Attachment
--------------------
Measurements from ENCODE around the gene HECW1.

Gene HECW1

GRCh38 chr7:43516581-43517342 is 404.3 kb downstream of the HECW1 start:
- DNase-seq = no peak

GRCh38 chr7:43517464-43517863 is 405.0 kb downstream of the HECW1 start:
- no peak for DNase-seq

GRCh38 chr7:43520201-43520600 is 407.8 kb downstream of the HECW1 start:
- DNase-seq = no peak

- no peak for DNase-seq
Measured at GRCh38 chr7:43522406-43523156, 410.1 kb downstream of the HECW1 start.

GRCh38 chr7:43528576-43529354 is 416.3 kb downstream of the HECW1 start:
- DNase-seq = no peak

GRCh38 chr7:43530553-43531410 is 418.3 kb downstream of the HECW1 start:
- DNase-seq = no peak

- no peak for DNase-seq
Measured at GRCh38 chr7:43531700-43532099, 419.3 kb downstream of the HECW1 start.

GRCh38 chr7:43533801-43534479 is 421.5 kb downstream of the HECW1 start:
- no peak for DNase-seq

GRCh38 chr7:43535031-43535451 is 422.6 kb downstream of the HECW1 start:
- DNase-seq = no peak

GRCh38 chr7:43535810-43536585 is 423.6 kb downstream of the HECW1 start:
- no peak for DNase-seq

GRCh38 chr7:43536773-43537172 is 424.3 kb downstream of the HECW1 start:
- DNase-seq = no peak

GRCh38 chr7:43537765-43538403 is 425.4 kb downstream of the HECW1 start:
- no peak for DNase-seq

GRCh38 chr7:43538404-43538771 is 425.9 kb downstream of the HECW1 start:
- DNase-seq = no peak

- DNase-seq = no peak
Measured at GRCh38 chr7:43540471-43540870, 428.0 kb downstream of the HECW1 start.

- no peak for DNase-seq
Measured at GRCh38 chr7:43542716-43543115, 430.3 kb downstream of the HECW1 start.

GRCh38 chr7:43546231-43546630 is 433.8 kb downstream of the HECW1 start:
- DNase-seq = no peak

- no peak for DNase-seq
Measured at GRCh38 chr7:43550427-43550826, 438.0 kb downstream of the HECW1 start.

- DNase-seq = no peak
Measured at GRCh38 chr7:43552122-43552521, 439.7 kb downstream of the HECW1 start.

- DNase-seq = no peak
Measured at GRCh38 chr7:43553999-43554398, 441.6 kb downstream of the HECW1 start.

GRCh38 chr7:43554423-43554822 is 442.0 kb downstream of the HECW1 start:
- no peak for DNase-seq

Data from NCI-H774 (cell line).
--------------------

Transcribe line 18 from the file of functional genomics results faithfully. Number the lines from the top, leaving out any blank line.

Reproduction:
- no peak for DNase-seq